Google Photos — a reminder that cloud storage isn’t infinite
- Many have come to rely solely on Google Photos as their memory repository
- Nothing free lasts forever — Google Photos will no longer offer unlimited free storage for your “high quality” photos starting next year
- The policy change is a reminder of the masses of data we’re accruing in our personal and working lives, and that there are physical limits
While it might seem like it, the cloud services we rely on each day to store our documents aren’t infinite, endless voids of storage.
Ever since I started using Google Photos when it was first introduced five years ago, I never bothered about backing up my memories any other way. Why? It stores an unrestrcited number of files, at a resolution up to 16 megapixels or 1080p video, for free — making Google Photos the most generous photo storage option on the market.
But, in a reminder of the increasing masses of data we are banking in both our personal and working lives, free unlimited storage for Google Photos will soon be a distant memory too, for all of us.
What’s exactly changing?
Google Photos announced that it will start charging for storage once more than 15Gb on the account has been used. Hence, starting June 1, 2021, once you go over 15Gb, you’re going to have to pay up. The update came with other Google Drive policy changes like counting Google Workspace documents and spreadsheets against the same cap. Google is also introducing a new policy of deleting data from inactive accounts that haven’t been logged into for at least two years.
All Google accounts come with 15 GB of free storage, which you eat up with Gmail messages and attachments, Google Drive files, and Google Photos uploaded at their original size. All of that still applies. But you’ve had an option to this point to let Google resize your photos to a 16-megapixel maximum when you upload them.
Those photos, as well as videos that top out at 1080p resolution, have not counted against that 15Gb cap. As of June 1, 2021, new uploads of any size will. The upside is, existing “high-quality” photos and videos won’t apply to the 15Gb limit, nor will any that you upload through next May.
In a blog post announcing the change, Google Photos vice president Shimrit Ben-Yair said that 80% of users should stay under their quota for roughly three years before they hit that limit, although obviously, your mileage will vary.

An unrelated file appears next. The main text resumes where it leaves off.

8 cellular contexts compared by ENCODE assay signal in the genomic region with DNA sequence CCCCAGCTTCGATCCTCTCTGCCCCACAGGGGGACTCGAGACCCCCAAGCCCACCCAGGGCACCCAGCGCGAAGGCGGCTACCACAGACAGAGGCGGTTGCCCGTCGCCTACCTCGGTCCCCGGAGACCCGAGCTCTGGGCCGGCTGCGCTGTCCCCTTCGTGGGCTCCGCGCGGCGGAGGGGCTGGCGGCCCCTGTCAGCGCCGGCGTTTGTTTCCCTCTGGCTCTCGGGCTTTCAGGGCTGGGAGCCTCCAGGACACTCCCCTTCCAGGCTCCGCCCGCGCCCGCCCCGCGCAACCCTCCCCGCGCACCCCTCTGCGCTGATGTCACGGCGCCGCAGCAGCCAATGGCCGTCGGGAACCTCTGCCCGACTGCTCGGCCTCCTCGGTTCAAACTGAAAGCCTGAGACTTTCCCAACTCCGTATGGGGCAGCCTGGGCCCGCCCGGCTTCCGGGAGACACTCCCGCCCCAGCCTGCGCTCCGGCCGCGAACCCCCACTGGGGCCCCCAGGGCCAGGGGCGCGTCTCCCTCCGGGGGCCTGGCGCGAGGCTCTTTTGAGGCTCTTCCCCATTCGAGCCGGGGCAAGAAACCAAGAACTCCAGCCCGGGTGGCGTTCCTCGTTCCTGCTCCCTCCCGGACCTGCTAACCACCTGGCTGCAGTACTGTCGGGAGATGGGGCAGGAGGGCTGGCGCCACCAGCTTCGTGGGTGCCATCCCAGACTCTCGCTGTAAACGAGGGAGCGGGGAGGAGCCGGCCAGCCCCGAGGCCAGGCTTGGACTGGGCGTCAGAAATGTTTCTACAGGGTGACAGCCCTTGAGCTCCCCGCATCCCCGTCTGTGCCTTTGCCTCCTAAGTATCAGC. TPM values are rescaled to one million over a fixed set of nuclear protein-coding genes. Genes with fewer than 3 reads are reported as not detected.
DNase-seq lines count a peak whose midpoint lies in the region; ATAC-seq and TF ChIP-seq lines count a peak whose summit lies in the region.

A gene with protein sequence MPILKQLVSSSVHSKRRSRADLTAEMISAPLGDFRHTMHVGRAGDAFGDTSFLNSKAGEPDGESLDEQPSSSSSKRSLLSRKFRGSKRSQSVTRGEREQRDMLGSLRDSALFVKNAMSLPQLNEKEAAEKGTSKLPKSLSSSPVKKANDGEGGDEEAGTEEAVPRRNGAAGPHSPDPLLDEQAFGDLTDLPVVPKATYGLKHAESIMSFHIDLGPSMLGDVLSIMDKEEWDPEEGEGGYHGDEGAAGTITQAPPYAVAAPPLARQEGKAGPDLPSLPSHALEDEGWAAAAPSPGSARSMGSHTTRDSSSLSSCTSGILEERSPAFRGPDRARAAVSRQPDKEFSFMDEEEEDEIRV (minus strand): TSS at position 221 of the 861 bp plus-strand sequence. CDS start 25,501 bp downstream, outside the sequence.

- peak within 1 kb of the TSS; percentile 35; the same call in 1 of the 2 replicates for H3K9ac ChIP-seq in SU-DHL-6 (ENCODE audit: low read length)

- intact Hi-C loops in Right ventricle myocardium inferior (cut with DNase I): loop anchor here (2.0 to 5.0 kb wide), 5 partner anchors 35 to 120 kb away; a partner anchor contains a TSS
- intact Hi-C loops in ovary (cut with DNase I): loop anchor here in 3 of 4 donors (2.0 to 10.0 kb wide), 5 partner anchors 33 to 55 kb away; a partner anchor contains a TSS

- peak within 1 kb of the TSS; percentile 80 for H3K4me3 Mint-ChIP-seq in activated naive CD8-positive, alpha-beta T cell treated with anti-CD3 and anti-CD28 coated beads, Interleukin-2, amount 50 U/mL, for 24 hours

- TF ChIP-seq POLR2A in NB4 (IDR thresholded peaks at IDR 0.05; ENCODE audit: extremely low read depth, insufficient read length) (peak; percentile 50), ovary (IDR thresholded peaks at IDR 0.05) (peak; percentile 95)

To put it in perspective, it was revealed that more than 4 trillion photos are stored in Google Photos with 28 billion new photos and videos are uploaded every week. A similar post about the wider ecosystem revealed that 4.3 million gigabytes were added to Gmail, Drive, and Photos combined every single day.
Charge or cease to operate
Inevitably, the announcement is a sign that as we amass more data than ever before, even the storage vaults of the world’s biggest cloud giants must become realistic about the sustainability of their policies. Google Photos product lead David Lieb wrote on Twitter on Wednesday, “Since so many of you rely on Google Photos as the home of your life’s memories, we believe it’s important that it’s not just a great product, but that it is able to serve you over the long haul.
“To ensure this is possible not just now, but for the long term, we’ve decided to align the primary cost of providing the service (storage of your content) with the primary value users enjoy (having a universally accessible and useful record of your life).”
In other words, best to charge people for the cloud space, then to disappear the service altogether. Notably, Google has introduced a tool to estimate how long your storage will last, based on your current rate of uploads, and next year will start making it easier to find uploads you might want to delete: blurry or dark photos, say, or long videos.
- Is India finally inching closer to its 5G ambitions?
- Should employees be worried about working in the metaverse?
- One in four consumers are online fraud victims in the Asia Pacific
- Optimizing operational efficiency is a prerogative for the manufacturing industry
- Driver shortages: An increasingly dire issue for e-hailing companies in Malaysia